Following the rules of their previous albums, only seven songs could be on one side of the LP. Maybe they forgot that A Hard Day's Night had to be on side one as well.
This is a tricky one. The problem may have been in the U.S. market. Capitol Records did NOT have the rights to the soundtrack when the movie was released. One of the reasons United Artists was interested in filming the Beatles was not about the film (which is why it was a low-budget project), but because UA wanted to get into the record business as a sideline. Thus, AHDN (the album) was released on the UA label in the U.S. The album cover was similar to the EMI/Parlophone cover, but trimmed in red, not blue.
Complications: The Beatles only submitted seven songs to be considered for inclusion in the movie, including "I'll Cry Instead". Technically, they could have added songs like "Don't Bother Me", "All My Loving", "She Loves You", and "I Wanna Be Your Man" to a soundtrack album because those songs were in the film, but since Capitol had already picked up the option to release them previously, UA could not include them on their album. The only exception Capitol made was for "Can't Buy Me Love", which had already been released as a single.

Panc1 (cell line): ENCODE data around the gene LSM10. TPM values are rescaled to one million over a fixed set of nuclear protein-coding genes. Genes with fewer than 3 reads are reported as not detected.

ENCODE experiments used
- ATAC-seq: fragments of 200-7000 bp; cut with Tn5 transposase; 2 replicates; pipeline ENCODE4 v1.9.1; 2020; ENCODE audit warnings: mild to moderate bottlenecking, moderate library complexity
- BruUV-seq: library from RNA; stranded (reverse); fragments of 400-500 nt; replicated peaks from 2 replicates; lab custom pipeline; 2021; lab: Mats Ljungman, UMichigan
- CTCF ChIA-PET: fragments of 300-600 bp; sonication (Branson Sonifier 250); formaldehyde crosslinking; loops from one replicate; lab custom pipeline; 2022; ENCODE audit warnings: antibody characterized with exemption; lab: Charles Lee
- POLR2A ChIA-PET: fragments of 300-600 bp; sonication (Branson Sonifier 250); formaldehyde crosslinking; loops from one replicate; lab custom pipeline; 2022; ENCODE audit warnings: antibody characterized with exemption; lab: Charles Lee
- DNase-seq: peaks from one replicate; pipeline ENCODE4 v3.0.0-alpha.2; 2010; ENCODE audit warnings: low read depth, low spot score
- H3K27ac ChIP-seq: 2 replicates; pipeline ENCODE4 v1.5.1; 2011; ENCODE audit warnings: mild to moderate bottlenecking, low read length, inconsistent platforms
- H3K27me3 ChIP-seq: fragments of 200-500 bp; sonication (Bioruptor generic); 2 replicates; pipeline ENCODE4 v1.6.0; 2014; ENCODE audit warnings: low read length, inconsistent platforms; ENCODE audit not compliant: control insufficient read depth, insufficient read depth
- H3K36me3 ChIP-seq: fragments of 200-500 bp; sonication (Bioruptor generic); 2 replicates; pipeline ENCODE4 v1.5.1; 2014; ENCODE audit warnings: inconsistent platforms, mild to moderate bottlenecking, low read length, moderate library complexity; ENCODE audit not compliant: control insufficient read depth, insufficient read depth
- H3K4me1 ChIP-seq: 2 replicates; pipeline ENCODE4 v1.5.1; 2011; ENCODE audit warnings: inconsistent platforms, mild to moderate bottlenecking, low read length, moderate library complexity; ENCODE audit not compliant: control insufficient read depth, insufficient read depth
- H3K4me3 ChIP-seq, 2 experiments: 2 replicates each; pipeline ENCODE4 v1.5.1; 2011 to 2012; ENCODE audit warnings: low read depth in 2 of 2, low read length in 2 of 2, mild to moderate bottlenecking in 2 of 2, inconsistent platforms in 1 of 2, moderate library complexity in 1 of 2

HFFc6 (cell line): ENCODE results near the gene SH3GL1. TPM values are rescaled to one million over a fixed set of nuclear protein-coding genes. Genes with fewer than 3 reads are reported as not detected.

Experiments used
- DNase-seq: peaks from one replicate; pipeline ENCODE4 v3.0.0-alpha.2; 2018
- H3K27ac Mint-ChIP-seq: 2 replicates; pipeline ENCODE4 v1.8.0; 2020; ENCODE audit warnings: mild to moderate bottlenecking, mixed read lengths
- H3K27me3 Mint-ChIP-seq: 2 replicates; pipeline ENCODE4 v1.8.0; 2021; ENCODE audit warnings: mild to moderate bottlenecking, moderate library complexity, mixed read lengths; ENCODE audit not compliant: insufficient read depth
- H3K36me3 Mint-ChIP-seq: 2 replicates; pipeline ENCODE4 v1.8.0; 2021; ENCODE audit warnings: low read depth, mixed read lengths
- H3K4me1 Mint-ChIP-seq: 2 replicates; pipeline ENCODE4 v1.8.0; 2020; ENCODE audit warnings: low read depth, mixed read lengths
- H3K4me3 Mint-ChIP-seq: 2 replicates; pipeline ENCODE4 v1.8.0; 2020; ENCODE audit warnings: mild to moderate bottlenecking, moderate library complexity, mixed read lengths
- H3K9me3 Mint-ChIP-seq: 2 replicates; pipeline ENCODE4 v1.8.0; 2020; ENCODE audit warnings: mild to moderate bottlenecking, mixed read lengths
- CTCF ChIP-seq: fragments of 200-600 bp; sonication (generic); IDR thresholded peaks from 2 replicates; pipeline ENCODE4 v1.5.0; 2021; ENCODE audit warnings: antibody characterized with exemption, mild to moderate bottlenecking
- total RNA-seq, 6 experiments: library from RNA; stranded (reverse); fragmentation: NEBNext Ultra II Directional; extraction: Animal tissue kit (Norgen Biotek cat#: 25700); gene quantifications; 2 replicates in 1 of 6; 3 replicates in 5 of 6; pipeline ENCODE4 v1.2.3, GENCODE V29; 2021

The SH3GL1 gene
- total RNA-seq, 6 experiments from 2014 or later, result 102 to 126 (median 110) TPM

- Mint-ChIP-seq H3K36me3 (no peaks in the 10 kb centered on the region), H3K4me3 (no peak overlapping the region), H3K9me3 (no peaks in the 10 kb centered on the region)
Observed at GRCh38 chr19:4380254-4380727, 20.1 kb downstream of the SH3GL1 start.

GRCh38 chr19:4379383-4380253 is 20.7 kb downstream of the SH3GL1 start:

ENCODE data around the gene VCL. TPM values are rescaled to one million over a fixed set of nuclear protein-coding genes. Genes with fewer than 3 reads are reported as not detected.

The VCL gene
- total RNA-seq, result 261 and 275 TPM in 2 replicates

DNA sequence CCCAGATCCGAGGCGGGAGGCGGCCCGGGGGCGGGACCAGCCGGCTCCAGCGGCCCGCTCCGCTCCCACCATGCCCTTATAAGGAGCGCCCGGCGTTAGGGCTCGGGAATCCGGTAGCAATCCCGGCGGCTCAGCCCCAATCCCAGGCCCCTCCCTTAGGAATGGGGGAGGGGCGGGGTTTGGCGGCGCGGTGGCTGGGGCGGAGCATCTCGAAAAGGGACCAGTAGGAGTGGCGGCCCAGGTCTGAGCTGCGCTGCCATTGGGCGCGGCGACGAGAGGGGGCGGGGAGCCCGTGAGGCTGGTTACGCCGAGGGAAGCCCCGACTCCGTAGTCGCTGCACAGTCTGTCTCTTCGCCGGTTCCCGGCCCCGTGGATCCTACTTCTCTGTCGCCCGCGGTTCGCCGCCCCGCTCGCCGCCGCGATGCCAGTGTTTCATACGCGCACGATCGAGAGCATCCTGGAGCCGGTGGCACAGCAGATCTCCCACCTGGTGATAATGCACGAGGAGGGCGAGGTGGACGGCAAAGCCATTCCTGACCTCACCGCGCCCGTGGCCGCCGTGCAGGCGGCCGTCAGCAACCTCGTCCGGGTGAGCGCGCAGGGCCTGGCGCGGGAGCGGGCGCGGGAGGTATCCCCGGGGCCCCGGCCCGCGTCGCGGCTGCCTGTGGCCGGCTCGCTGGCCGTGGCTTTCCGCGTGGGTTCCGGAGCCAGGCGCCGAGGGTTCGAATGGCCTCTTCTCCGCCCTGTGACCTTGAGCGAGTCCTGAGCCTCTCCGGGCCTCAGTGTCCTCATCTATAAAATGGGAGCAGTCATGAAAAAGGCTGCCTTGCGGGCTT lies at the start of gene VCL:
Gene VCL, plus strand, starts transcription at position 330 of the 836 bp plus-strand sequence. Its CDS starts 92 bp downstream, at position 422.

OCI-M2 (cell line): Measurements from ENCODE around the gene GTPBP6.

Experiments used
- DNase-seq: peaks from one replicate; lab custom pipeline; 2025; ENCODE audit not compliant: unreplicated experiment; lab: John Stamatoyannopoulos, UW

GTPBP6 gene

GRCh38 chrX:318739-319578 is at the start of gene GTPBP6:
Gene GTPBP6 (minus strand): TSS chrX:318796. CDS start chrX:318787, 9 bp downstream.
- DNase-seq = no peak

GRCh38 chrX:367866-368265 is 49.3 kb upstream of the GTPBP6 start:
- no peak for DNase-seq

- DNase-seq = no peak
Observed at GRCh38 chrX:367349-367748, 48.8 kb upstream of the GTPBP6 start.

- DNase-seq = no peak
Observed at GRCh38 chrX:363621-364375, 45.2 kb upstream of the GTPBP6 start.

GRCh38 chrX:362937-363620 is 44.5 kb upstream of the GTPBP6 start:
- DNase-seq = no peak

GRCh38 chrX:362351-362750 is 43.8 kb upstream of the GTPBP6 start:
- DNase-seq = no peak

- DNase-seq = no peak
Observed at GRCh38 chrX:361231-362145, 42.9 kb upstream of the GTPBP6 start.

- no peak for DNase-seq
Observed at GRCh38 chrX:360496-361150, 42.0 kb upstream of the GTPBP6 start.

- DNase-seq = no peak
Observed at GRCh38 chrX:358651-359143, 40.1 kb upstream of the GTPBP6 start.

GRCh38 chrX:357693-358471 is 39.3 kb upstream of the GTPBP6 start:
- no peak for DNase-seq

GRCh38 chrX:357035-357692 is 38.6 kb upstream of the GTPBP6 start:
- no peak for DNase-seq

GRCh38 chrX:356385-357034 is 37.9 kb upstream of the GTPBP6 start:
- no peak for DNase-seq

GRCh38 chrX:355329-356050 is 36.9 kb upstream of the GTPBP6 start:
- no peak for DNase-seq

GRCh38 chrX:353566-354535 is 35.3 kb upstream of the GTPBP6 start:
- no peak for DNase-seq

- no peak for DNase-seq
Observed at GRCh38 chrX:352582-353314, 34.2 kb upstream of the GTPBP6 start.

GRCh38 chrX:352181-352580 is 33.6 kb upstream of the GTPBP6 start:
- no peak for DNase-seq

Since CBML was a big hit at the time the movie was released, it was probably used twice because movie-goers were already familiar with it.
UA Records, went broke shortly after AHDN was released, so even though they released the film, "Help!", they did not have the rights to the soundtrack. That's a shame because at least UA did one smart thing; on the AHDN album, they placed all the Beatles' songs on Side A, and all of George Martin's incidental music on Side B. Capitol Records in America, in its infinite stupidity, interspersed the Beatles' tracks with the incidental music on both sides. Those of us who had the album can attest that we had to put up with the "James Bond" bit on track one before the song "Help" began.
And some people wonder why the Beatles appeared in butcher aprons on "Yesterday and Today".